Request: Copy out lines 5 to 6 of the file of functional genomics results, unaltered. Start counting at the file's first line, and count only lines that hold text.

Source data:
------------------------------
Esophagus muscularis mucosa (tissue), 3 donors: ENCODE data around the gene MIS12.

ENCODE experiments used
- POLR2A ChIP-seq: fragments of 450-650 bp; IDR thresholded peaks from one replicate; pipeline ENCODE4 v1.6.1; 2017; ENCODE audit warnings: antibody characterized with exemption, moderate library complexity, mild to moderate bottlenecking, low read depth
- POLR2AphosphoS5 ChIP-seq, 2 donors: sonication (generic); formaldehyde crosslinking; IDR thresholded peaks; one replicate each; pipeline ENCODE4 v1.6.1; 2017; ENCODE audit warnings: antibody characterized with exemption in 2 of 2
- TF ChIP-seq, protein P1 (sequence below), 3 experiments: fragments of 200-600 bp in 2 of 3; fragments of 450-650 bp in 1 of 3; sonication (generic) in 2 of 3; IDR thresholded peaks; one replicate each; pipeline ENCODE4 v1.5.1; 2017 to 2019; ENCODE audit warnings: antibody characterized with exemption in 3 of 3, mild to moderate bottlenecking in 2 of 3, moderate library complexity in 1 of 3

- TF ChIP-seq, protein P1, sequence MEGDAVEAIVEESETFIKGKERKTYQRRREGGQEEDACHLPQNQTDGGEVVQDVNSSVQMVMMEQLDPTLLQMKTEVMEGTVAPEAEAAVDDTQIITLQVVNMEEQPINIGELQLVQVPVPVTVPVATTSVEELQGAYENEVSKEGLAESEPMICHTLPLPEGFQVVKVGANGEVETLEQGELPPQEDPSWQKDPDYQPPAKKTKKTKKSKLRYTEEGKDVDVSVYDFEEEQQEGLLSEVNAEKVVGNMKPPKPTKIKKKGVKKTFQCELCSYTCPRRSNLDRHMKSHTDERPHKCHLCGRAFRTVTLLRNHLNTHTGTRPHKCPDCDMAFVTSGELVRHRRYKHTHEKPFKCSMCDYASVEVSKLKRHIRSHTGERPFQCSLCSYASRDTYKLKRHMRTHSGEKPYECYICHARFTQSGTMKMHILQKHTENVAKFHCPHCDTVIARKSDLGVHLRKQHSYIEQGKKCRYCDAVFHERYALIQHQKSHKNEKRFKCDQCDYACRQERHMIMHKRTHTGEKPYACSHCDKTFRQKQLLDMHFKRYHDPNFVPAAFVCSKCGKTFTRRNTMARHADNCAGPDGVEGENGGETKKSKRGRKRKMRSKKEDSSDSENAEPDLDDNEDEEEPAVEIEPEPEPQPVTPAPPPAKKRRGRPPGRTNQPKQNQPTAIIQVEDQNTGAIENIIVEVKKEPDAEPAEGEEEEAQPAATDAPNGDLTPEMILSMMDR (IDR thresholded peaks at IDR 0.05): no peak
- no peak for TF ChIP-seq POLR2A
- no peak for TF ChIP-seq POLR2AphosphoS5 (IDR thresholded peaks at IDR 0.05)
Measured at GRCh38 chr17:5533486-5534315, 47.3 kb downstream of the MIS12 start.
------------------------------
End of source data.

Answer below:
- TF ChIP-seq, protein P1 (sequence below), 3 experiments: fragments of 200-600 bp in 2 of 3; fragments of 450-650 bp in 1 of 3; sonication (generic) in 2 of 3; IDR thresholded peaks; one replicate each; pipeline ENCODE4 v1.5.1; 2017 to 2019; ENCODE audit warnings: antibody characterized with exemption in 3 of 3, mild to moderate bottlenecking in 2 of 3, moderate library complexity in 1 of 3

- TF ChIP-seq, protein P1, sequence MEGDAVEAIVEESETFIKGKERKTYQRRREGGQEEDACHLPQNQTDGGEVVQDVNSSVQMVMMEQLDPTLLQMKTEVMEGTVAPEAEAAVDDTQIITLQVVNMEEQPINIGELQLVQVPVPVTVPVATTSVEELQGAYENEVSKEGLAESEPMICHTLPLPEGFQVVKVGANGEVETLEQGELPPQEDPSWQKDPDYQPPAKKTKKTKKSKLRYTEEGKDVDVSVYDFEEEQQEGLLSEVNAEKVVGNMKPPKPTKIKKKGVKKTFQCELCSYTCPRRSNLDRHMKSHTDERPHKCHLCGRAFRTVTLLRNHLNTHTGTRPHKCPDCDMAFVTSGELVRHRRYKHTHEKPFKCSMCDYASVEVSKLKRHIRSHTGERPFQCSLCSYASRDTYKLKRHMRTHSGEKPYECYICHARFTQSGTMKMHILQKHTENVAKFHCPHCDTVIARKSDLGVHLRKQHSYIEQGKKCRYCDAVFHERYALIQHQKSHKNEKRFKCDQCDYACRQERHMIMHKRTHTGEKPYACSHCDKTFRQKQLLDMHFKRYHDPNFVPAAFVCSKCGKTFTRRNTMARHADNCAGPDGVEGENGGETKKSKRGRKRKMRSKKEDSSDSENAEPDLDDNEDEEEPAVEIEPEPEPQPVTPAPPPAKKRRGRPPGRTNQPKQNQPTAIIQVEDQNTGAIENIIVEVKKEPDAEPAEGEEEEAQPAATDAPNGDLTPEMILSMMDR (IDR thresholded peaks at IDR 0.05): no peak